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Pediatric Cardiologist Testifies To Paxil-Heart Defect Link

A Rush University pediatric cardiologist testified in Pennsylvania state court Monday that exposure to GlaxoSmithKline PLC’s antidepressant drug Paxil while in utero was connected to a 12-year old boy's rare heart condition.

Expert witness Ra-id Abdulla said that a review of the medical records of plaintiff Braden Rader and those of his mother revealed that her Paxil use during pregnancy contributed to him being born with tetralogy of fallot, a combination of four heart defects.

Abdulla, the editor-in-chief of the Pediatric Cardiology Journal, told jurors that Rader's fetus was exposed to Paxil during the first 30 to 35 days of life.

“That is the critical period of time for heart development,” he said.

Rader's suit is the first of nine cases over Paxil that are queued up for trial as part of a mass tort program in the Philadelphia County Court of Common Pleas.

Abdulla also told jurors that Rader had undergone two heart surgeries — the first several months after he was born and the second in 2015 — and that the boy would need future invasive surgery.

“This is a lifelong commitment,” he said of the medical condition.

Abdulla did face a vigorous cross-examination from King & Spalding attorney Todd Davis, who aimed to cast doubt on the doctor's qualifications to assess the cause of birth defects and the science connecting the drug to the condition.

Davis also suggested that Abdulla reviewed incomplete medical records in his assessment and did not go beyond these records to talk to Rader's treating physicians. But the doctor testified that this was standard practice among clinicians.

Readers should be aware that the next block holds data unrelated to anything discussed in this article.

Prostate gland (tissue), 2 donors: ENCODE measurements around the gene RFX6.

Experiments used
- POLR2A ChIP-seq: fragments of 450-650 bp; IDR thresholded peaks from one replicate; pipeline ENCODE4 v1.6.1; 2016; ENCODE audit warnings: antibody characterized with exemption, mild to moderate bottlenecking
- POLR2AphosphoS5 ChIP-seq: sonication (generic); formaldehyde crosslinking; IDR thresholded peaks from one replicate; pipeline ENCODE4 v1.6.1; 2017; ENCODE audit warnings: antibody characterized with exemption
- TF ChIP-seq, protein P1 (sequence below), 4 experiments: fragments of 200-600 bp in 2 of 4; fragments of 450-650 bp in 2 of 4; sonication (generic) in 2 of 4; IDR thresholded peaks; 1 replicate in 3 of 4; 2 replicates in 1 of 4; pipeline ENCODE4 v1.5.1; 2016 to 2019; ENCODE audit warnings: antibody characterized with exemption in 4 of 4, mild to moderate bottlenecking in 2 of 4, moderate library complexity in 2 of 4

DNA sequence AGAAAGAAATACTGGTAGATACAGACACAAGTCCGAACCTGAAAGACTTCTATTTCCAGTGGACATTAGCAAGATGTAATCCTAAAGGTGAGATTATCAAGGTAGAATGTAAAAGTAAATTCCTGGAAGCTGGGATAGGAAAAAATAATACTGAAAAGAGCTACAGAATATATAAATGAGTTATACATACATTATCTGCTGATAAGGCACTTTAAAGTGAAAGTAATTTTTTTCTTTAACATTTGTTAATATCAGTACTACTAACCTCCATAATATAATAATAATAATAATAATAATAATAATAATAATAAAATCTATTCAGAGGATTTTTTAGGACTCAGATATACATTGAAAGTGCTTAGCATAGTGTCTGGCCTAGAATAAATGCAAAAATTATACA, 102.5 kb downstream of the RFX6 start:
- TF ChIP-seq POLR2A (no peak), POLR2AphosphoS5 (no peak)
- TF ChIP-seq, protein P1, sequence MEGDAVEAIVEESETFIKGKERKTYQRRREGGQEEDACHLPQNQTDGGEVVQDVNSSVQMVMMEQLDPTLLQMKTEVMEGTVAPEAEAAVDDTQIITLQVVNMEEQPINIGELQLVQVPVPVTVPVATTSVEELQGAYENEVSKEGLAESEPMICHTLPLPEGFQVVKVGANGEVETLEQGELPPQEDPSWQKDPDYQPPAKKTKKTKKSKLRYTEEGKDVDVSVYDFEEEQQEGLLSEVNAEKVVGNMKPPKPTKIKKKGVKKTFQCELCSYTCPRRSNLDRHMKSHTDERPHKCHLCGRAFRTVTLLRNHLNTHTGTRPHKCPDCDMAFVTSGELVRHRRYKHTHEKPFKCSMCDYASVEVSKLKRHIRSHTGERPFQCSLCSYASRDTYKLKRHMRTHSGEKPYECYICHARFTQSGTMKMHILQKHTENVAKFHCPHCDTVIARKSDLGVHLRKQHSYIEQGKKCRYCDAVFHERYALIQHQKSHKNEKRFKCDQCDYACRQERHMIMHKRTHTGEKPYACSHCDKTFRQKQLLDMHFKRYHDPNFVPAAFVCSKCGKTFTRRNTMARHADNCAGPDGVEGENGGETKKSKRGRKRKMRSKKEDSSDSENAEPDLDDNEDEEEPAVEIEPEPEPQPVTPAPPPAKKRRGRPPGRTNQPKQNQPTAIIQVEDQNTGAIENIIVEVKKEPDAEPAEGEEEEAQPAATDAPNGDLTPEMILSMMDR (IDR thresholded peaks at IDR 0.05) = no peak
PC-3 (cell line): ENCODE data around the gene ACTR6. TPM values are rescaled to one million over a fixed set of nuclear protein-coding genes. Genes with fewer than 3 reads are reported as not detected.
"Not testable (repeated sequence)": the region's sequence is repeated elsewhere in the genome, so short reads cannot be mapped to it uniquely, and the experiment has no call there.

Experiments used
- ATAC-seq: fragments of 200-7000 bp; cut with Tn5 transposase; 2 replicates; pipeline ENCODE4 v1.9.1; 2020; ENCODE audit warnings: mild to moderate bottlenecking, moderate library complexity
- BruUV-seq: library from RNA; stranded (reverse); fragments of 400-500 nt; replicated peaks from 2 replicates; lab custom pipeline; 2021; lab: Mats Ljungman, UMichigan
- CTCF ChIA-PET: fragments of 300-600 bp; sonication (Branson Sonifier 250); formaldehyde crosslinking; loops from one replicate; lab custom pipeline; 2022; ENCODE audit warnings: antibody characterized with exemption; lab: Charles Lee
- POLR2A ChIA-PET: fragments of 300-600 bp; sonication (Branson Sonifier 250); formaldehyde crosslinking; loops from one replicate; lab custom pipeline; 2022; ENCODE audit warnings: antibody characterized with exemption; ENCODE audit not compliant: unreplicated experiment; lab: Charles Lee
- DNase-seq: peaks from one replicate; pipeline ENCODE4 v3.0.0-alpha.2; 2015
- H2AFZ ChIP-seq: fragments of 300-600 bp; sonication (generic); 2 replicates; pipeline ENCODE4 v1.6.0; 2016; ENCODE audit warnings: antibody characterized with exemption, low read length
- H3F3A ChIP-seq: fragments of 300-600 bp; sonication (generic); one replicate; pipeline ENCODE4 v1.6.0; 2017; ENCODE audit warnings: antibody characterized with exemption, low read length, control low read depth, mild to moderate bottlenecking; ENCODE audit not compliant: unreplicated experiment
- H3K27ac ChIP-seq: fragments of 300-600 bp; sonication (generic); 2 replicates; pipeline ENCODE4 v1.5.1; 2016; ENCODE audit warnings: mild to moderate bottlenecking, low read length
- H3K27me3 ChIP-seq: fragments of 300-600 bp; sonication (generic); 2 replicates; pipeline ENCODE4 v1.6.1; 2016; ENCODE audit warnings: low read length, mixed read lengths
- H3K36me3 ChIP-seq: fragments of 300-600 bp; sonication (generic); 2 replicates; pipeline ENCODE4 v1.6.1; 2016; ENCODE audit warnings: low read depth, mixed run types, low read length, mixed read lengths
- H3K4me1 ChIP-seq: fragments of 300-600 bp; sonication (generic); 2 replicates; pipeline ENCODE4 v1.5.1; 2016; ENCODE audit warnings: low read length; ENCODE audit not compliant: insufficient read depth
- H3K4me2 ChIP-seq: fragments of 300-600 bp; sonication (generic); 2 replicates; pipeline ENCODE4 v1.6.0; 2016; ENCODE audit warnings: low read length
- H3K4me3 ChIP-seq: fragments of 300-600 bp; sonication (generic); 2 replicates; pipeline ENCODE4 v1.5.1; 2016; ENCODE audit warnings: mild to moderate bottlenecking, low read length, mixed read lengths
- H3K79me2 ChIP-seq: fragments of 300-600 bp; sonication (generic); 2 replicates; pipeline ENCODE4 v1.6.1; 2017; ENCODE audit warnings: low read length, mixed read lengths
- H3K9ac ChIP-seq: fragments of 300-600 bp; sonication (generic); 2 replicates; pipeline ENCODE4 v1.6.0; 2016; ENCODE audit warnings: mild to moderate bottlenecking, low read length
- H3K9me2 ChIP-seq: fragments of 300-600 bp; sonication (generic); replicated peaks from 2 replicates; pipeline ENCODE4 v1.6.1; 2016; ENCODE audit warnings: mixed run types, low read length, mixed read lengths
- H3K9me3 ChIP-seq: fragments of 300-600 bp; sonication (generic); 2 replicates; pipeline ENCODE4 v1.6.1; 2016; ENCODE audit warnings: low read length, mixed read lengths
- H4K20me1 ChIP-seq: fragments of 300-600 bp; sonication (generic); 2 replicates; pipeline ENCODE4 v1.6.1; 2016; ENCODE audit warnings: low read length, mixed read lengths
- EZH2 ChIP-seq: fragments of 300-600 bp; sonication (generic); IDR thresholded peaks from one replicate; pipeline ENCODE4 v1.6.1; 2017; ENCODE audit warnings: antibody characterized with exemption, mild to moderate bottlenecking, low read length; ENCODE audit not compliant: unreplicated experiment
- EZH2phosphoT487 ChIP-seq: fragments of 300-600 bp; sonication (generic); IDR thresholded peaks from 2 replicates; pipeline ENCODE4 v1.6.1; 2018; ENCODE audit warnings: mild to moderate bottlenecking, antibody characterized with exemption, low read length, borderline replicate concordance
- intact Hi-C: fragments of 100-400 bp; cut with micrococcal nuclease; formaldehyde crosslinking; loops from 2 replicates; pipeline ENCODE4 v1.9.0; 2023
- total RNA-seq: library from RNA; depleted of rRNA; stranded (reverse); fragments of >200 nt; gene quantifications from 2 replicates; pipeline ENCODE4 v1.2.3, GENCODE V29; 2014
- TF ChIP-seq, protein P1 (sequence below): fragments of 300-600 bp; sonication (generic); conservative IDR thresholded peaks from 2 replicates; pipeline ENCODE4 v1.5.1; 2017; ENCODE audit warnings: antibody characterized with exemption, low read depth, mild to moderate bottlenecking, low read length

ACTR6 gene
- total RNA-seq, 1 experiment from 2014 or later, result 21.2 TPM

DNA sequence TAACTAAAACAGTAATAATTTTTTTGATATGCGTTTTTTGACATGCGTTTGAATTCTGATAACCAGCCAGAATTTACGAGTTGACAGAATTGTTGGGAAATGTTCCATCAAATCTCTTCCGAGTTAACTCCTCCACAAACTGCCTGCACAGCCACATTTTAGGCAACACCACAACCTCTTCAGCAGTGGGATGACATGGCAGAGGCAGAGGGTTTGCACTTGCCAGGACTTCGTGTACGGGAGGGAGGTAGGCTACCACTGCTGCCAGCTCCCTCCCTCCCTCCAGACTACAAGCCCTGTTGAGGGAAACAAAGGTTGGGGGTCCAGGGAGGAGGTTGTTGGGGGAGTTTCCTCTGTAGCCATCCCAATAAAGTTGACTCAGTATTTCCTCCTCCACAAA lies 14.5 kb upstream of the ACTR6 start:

“Every week in every single medical center, we meet once or twice to discuss patients we haven't seen,” he said. “We rely on medical records to come up with plans for management.”

Abdulla also testified that the link between Paxil and heart defects has already been “assessed, documented, and judged” by the American Heart Association. This did not stop Davis from pushing him on the absence of studies that revealed a direct connection between Paxil use and changes to human or animal embryos.

As the cross-examination approached the finish, Abdulla became increasingly critical of Davis's questioning, calling hisapproach “pseudoscience.” But the doctor retained his composure and kept to a level tone.

“Medically speaking, it's utter nonsense,” Abdulla said of the attorney's insistence on evidence of a direct linkage. “That's not the way we come up with conclusions.”

“The issue of Paxil causing heart disease — that ship has sailed,” he said.

Rader is represented by Adam Peavy of Bailey Peavy Bailey Cowan Heckaman PLLC and James Morris Jr. of Morris Law Firm.

The case was presented for GSK by Todd Davis of King & Spalding.

The case is Braden Rader et al. v. SmithKlineBeecham Corp. et al., case number 110903672, in the Court of Common Pleas of Philadelphia County, Pennsylvania.

Courtesy of

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